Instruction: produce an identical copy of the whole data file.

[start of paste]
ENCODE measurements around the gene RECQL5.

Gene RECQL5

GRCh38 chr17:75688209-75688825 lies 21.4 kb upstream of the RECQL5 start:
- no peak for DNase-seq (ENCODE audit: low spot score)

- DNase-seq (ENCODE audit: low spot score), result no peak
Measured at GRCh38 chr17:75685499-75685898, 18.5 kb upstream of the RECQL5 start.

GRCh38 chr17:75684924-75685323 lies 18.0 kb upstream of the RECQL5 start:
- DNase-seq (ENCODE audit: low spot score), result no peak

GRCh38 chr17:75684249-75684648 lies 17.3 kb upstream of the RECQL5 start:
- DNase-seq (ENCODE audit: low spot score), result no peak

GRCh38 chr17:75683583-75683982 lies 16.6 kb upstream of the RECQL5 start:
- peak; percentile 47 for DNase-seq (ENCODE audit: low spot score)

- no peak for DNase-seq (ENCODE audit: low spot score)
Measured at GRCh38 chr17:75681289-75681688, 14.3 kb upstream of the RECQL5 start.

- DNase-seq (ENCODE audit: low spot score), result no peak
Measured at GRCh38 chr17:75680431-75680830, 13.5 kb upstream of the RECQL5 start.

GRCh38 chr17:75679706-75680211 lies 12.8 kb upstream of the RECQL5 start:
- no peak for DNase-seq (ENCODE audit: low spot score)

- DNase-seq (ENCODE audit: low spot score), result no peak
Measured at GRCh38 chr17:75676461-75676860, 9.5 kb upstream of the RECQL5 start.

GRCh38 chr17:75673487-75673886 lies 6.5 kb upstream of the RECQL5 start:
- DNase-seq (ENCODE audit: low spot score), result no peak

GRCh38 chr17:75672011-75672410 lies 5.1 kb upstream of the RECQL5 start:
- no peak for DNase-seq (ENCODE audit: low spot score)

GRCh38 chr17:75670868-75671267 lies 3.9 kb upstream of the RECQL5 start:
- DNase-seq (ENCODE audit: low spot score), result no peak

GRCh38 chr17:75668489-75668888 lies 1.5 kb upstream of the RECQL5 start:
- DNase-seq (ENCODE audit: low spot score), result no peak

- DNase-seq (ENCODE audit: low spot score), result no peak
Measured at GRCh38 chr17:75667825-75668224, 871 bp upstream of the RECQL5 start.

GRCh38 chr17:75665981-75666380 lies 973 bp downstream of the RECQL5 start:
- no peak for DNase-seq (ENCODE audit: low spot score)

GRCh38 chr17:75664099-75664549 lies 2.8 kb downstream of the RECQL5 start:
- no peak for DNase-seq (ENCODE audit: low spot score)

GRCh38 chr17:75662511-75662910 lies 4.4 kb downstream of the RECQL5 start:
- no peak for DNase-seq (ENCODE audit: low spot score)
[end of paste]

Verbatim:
ENCODE measurements around the gene RECQL5.

Gene RECQL5

GRCh38 chr17:75688209-75688825 lies 21.4 kb upstream of the RECQL5 start:
- no peak for DNase-seq (ENCODE audit: low spot score)

- DNase-seq (ENCODE audit: low spot score), result no peak
Measured at GRCh38 chr17:75685499-75685898, 18.5 kb upstream of the RECQL5 start.

GRCh38 chr17:75684924-75685323 lies 18.0 kb upstream of the RECQL5 start:
- DNase-seq (ENCODE audit: low spot score), result no peak

GRCh38 chr17:75684249-75684648 lies 17.3 kb upstream of the RECQL5 start:
- DNase-seq (ENCODE audit: low spot score), result no peak

GRCh38 chr17:75683583-75683982 lies 16.6 kb upstream of the RECQL5 start:
- peak; percentile 47 for DNase-seq (ENCODE audit: low spot score)

- no peak for DNase-seq (ENCODE audit: low spot score)
Measured at GRCh38 chr17:75681289-75681688, 14.3 kb upstream of the RECQL5 start.

- DNase-seq (ENCODE audit: low spot score), result no peak
Measured at GRCh38 chr17:75680431-75680830, 13.5 kb upstream of the RECQL5 start.

GRCh38 chr17:75679706-75680211 lies 12.8 kb upstream of the RECQL5 start:
- no peak for DNase-seq (ENCODE audit: low spot score)

- DNase-seq (ENCODE audit: low spot score), result no peak
Measured at GRCh38 chr17:75676461-75676860, 9.5 kb upstream of the RECQL5 start.

GRCh38 chr17:75673487-75673886 lies 6.5 kb upstream of the RECQL5 start:
- DNase-seq (ENCODE audit: low spot score), result no peak

GRCh38 chr17:75672011-75672410 lies 5.1 kb upstream of the RECQL5 start:
- no peak for DNase-seq (ENCODE audit: low spot score)

GRCh38 chr17:75670868-75671267 lies 3.9 kb upstream of the RECQL5 start:
- DNase-seq (ENCODE audit: low spot score), result no peak

GRCh38 chr17:75668489-75668888 lies 1.5 kb upstream of the RECQL5 start:
- DNase-seq (ENCODE audit: low spot score), result no peak

- DNase-seq (ENCODE audit: low spot score), result no peak
Measured at GRCh38 chr17:75667825-75668224, 871 bp upstream of the RECQL5 start.

GRCh38 chr17:75665981-75666380 lies 973 bp downstream of the RECQL5 start:
- no peak for DNase-seq (ENCODE audit: low spot score)

GRCh38 chr17:75664099-75664549 lies 2.8 kb downstream of the RECQL5 start:
- no peak for DNase-seq (ENCODE audit: low spot score)

GRCh38 chr17:75662511-75662910 lies 4.4 kb downstream of the RECQL5 start:
- no peak for DNase-seq (ENCODE audit: low spot score)